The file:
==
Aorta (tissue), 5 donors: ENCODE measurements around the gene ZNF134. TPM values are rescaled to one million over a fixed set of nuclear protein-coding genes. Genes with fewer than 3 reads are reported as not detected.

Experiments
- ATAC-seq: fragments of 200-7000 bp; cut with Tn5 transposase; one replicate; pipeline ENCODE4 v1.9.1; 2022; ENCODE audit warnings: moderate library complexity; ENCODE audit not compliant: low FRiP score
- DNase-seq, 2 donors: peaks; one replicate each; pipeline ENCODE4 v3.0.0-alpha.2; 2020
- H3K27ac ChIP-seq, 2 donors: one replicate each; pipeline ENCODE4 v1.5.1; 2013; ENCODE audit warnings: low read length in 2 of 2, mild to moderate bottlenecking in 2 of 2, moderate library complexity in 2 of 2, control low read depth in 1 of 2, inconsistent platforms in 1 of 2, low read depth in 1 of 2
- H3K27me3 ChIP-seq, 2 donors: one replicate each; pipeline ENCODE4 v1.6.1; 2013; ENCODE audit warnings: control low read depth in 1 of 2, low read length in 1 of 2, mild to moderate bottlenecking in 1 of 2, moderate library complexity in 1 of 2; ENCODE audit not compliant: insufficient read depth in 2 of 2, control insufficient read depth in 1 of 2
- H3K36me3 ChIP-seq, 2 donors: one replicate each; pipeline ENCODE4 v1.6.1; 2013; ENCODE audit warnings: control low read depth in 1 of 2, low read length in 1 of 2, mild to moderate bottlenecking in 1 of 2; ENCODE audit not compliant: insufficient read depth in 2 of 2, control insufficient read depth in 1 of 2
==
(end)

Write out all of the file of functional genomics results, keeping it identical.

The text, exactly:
Aorta (tissue), 5 donors: ENCODE measurements around the gene ZNF134. TPM values are rescaled to one million over a fixed set of nuclear protein-coding genes. Genes with fewer than 3 reads are reported as not detected.

Experiments
- ATAC-seq: fragments of 200-7000 bp; cut with Tn5 transposase; one replicate; pipeline ENCODE4 v1.9.1; 2022; ENCODE audit warnings: moderate library complexity; ENCODE audit not compliant: low FRiP score
- DNase-seq, 2 donors: peaks; one replicate each; pipeline ENCODE4 v3.0.0-alpha.2; 2020
- H3K27ac ChIP-seq, 2 donors: one replicate each; pipeline ENCODE4 v1.5.1; 2013; ENCODE audit warnings: low read length in 2 of 2, mild to moderate bottlenecking in 2 of 2, moderate library complexity in 2 of 2, control low read depth in 1 of 2, inconsistent platforms in 1 of 2, low read depth in 1 of 2
- H3K27me3 ChIP-seq, 2 donors: one replicate each; pipeline ENCODE4 v1.6.1; 2013; ENCODE audit warnings: control low read depth in 1 of 2, low read length in 1 of 2, mild to moderate bottlenecking in 1 of 2, moderate library complexity in 1 of 2; ENCODE audit not compliant: insufficient read depth in 2 of 2, control insufficient read depth in 1 of 2
- H3K36me3 ChIP-seq, 2 donors: one replicate each; pipeline ENCODE4 v1.6.1; 2013; ENCODE audit warnings: control low read depth in 1 of 2, low read length in 1 of 2, mild to moderate bottlenecking in 1 of 2; ENCODE audit not compliant: insufficient read depth in 2 of 2, control insufficient read depth in 1 of 2